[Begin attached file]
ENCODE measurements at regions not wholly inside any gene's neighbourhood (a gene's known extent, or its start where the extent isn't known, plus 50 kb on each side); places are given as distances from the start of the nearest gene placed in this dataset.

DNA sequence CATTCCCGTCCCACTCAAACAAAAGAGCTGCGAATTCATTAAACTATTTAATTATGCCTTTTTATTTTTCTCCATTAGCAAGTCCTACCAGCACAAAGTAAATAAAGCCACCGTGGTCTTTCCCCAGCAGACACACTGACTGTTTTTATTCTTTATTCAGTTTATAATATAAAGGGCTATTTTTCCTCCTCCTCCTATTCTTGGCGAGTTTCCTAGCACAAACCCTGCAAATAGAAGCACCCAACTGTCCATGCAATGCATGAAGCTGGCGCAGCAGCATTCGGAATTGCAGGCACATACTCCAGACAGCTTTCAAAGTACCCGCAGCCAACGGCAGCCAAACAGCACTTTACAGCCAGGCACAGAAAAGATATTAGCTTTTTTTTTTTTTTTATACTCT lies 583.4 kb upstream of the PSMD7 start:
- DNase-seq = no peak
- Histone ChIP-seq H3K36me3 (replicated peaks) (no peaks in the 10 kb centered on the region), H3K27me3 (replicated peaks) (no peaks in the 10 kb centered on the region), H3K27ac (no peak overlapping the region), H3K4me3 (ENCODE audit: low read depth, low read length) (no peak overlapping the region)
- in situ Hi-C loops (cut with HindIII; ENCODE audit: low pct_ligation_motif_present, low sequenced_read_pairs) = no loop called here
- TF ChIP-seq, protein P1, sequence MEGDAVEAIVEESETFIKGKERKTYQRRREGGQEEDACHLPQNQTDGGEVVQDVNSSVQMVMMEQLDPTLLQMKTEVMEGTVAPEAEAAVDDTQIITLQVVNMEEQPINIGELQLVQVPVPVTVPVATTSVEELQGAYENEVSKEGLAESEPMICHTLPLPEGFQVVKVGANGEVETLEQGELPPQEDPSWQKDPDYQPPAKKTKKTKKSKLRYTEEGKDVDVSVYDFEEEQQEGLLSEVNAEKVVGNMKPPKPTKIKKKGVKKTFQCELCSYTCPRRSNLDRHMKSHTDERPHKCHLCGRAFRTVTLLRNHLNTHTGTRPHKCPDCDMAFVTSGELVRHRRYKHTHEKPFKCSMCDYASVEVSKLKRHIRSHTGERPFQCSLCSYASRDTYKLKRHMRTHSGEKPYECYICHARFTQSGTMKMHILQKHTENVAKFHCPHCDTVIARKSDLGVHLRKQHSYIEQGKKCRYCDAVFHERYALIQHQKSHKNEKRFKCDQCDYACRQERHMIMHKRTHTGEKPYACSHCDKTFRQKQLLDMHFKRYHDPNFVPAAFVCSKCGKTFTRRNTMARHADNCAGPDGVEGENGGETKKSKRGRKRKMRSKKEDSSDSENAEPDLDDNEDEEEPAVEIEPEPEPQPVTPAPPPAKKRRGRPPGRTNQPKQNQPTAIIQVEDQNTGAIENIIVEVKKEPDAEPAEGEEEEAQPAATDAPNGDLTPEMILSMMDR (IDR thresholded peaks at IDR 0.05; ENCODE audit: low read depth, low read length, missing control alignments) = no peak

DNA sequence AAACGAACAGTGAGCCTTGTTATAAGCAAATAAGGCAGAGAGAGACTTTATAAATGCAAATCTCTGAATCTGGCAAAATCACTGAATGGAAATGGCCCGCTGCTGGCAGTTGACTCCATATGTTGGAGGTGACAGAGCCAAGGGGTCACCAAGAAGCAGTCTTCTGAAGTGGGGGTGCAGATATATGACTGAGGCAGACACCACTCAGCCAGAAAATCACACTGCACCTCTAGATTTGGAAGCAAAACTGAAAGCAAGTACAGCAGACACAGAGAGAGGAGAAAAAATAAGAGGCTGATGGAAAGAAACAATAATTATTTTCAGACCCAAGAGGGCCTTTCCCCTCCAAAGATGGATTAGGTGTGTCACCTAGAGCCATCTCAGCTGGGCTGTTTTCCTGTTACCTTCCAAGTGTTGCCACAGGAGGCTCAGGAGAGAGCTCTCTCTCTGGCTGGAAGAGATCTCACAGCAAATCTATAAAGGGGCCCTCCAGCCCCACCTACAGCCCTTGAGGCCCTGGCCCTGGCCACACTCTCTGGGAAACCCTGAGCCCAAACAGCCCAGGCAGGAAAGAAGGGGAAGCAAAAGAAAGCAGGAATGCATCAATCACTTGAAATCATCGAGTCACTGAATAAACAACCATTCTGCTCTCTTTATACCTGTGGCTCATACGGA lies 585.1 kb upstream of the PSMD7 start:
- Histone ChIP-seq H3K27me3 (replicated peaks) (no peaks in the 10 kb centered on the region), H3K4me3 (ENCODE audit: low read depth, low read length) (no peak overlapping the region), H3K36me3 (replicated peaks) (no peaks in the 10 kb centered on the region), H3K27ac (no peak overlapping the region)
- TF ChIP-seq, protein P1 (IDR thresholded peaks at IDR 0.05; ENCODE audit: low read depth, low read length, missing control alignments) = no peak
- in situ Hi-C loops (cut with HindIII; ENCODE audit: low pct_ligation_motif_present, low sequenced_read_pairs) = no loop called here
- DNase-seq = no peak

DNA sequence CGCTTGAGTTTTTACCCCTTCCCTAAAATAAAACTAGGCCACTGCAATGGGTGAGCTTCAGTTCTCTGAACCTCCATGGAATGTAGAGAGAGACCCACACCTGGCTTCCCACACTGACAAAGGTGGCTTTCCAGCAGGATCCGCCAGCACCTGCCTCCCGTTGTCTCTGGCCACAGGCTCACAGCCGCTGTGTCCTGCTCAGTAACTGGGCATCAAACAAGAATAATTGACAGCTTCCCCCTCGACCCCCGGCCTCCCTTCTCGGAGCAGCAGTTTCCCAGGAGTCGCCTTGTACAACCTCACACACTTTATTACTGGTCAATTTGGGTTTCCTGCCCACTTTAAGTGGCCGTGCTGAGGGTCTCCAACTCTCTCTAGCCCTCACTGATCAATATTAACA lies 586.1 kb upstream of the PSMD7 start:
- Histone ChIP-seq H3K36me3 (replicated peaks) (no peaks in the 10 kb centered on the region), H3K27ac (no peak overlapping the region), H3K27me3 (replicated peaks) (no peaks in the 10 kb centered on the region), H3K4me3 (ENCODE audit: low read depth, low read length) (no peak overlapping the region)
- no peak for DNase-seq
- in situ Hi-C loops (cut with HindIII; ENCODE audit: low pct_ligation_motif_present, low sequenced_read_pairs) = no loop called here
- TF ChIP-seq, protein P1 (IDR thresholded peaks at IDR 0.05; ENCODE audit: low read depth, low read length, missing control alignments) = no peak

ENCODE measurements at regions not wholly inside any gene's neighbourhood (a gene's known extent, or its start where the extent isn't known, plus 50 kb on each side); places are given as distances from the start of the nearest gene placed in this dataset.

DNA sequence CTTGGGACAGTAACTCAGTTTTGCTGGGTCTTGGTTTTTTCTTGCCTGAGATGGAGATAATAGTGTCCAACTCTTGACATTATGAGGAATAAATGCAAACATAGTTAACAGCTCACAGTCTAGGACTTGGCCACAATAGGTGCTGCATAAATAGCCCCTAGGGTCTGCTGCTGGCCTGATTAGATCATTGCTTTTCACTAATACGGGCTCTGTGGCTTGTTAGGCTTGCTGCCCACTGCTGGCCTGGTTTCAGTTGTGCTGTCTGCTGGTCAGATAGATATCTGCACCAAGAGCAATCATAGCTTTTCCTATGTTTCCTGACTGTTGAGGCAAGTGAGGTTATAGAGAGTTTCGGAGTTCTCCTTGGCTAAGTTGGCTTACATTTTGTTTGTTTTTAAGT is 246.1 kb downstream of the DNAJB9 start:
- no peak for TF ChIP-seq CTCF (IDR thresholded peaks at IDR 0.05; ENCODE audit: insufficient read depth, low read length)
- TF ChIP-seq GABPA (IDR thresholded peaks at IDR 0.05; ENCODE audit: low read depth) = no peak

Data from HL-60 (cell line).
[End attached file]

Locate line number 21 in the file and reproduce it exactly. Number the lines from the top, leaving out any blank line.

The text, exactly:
Data from HL-60 (cell line).